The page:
Still just as tasty, though.


It seems to be a good fit. 

It’s mostly behind the scenes, and all three of us get along, and it’s pretty mellow while all the work gets done.

The above photo is along my most favorite (and to my mind, most beautiful) road in the county back in October.


I’ve been trying to ‘get behind myself’, and so despite all the inner-critical-voices/chorus, I had cards printed up of some of my artwork…


I worked with a woman-owned printing company in town, purchased 100% post-consumer content recycled envelopes…


Found some nice glassine sleeves (which were probably meant for candy…) to protect each card & envelope pairing…


And with some freely offered new (recycled content!) food containers & paper, made up some packages to sell at the credit union’s holiday craft fair.

I didn’t take a photo of the table with all the cards, unfortunately.

But to my surprise & delight, with an email and two Facebook postings about the event, a whole bunch of friends came out to support my work.

I was really blown away by all the visits & support.

I’ve never really had faith in the artwork that comes through me.

But I started to question: what if I just trusted it… let it be what it is…


It’s far too easy to compare myself to classmates who have work at The Whitney, or The MOMA. Or places like that.

The art that comes through me simply isn’t like that.


I’ll admit, I still think of leaving. Of moving somewhere else. Try to find a place where the rent isn’t so high. Or where I don’t have to run into people who aren’t really friends anymore because I said something or did something that upset them.


I’ve thought of moving to go back to school… maybe for biology… or phytotemediation… but that takes a lot of math & chemistry. Which I basically suck at.

And the truth is, i love seeds.


Maybe that knee-jerk reaction will always be to move, to run.

Aversion is so my go-to habit.

I’m so grateful for the friends who are still my friends despite my (very) imperfect ways.


I wish I was perfect, but I’m not.

I’m trying to befriend myself, with all of my imperfections.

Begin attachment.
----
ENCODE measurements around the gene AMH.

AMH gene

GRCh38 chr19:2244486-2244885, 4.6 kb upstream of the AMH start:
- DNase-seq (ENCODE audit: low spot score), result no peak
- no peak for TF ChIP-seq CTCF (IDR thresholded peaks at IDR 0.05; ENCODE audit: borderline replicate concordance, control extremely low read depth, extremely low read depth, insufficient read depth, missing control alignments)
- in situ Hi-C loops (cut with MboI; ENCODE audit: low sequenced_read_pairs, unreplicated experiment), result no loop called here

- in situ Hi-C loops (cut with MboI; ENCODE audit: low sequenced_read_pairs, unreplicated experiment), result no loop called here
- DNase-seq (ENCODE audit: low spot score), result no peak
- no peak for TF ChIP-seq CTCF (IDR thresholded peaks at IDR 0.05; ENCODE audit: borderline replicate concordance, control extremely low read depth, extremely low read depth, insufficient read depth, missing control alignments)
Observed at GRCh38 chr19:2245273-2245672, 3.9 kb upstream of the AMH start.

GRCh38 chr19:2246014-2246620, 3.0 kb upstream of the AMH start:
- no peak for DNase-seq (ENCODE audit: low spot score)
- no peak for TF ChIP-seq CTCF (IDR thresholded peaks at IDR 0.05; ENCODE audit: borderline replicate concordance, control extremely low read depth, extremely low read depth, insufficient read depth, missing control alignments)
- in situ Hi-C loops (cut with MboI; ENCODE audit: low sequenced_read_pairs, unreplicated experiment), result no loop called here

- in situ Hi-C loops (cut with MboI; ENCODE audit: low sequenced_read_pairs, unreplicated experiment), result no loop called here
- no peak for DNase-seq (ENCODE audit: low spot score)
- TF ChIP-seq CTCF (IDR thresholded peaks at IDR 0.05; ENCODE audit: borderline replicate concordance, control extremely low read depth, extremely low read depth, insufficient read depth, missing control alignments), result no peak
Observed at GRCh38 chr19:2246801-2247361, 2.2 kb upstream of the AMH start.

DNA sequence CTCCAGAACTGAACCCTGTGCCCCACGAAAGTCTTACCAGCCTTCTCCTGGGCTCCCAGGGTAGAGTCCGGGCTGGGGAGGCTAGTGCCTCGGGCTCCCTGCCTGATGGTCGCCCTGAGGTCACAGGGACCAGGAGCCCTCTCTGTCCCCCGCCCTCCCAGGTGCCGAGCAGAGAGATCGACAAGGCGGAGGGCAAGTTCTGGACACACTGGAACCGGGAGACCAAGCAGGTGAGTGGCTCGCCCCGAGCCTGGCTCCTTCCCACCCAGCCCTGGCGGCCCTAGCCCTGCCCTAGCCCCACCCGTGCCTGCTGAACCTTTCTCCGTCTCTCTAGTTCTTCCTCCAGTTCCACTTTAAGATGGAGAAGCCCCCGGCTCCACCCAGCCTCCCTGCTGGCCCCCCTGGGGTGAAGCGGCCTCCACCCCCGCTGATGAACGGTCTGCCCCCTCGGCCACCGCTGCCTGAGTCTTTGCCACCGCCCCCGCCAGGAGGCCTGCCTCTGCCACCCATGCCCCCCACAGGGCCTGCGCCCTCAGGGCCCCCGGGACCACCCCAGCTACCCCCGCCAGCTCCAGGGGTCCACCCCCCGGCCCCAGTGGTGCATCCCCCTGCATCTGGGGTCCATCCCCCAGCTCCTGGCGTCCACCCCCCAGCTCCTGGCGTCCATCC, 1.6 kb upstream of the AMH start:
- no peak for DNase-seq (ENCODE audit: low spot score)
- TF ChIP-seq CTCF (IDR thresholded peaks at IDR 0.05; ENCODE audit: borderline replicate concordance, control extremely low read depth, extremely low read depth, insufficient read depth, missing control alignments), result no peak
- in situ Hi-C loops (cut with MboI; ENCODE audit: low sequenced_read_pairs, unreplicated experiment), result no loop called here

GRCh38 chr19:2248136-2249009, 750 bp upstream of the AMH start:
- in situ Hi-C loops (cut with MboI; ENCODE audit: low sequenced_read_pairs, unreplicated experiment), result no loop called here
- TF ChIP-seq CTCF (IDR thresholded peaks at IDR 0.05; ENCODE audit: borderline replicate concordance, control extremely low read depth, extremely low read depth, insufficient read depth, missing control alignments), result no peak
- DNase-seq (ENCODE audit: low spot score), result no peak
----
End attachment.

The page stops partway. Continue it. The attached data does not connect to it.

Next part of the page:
This year I’m going to try to drop the whole trying-to-be-perfect thing. It wasn’t such a conscious thing, and I’m not succeeding at it anyhow, and the attempts at it seems to just create more tension inside.

A sort of letting-go practice. Or allowing. Or awareness, I suppose.


To quote my Yaya, “who needs it?”

Anyhow.

I know I’m leaving out a lot, but engh. It’s okay.


This is one of the cards that didn’t make the cut. But it’ll become mail to someone.

Wishing you gentleness and steadiness, a sturdy ballast for all to come.

Thanks for reading, for your encouragement, and for whatever acts of creativity you can get behind yourself for.

(Or with. Goodness I was never good at grammar…)


Wishing you all well.

May the planets smile kindly on you all through 2017.


Happy Anniversary.

That’s a Spring Beauty from a couple weeks ago.

It’s Spring Ephemeral season. That brief stretch when the forest floors have light and some warmth & these lovely beings emerge, bloom, fade, and sinense as the leaves in the high canopy unfurl and gather light from the Sun.

A woods walk was in order.


Miraculous, and thankfully perennial.

Spring Beauty and Blue Cohosh.

(Blue Cohosh sticks around for longer, but emerges with the others)


In an earlier stage of life, Blue Cohosh shows up a gorgeous deep dusty plum color, shifting to green.

(I wish my vocabulary for the various greens was extensive & specific… I’ll need to work on that.)


Hello, Hepatica.

Notice the three-lobed leaf from the previous season… Three lobes corresponding to the three lobes of the liver.


You can see this season’s leaves, fuzzy & unfolding in its time.


Dutchman’s Breeches.

Such adorable blossoms. They are nearly exclusively pollinated by bumblebees. 


Double (flying) Dutchman’s Breeches?… Anyone else play jacks as a child? My sister taught me how to play when I was 8 or 9 years old. Double Flying Dutchman was one of the most challenging levels.

(Thanks M!)


Trillium.

Only a few were blooming the day I went for this walk in Late April. Many were in bloom the following week (on a phone-less walk).


I just love this plum-green stage in the Blue Cohosh plant…


This is not Oni, my cat of 10 1/2 years. (He’s all spirit kitty now.)

Please say hello to Nemo. Who could be Oni’s distant cousin.

Fortunately I was able to be with Nemo for a stretch of time in March.


(Black kitties is da best.)

So today is my tenth year since returning to Ithaca, after four years away, with my cat, Oni.

Happy Anniversary!

11 & 1/2 years is the longest I’ve lived anywhere as an adult (if you count the time before I left…)